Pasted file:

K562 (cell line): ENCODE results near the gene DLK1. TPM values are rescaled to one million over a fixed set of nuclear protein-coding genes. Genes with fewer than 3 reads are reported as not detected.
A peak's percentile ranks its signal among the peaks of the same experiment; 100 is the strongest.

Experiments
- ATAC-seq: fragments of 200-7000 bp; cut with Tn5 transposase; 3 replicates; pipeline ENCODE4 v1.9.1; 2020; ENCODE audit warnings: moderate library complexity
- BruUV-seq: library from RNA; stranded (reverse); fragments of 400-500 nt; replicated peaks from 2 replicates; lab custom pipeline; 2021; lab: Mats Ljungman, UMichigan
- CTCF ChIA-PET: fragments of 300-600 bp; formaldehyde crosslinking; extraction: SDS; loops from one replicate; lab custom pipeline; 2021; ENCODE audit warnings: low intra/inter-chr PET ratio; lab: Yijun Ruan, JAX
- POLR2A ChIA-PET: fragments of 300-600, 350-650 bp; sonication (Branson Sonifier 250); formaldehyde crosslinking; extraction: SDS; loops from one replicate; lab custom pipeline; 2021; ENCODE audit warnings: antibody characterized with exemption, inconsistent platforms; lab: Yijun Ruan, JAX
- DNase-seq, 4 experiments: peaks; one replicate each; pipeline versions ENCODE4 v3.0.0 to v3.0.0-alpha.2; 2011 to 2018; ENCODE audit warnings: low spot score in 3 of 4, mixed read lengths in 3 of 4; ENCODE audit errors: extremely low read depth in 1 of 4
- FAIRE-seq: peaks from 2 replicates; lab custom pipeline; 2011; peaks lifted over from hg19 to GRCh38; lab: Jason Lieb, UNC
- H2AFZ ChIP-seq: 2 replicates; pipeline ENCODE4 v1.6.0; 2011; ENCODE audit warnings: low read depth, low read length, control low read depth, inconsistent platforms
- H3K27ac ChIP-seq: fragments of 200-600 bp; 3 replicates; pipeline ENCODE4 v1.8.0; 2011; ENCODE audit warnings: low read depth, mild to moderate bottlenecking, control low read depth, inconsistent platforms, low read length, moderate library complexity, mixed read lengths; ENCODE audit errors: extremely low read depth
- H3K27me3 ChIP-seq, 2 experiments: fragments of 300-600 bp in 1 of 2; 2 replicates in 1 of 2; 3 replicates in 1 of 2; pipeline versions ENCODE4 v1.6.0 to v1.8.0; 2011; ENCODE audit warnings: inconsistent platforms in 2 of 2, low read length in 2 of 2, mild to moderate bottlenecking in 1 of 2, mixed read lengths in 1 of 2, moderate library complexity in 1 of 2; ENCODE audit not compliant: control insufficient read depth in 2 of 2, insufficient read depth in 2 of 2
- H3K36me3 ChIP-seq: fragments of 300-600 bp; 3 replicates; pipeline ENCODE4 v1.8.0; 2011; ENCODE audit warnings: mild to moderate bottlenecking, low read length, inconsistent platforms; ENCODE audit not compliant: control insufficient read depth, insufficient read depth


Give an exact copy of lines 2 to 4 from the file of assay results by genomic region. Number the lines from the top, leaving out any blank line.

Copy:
A peak's percentile ranks its signal among the peaks of the same experiment; 100 is the strongest.

Experiments
- ATAC-seq: fragments of 200-7000 bp; cut with Tn5 transposase; 3 replicates; pipeline ENCODE4 v1.9.1; 2020; ENCODE audit warnings: moderate library complexity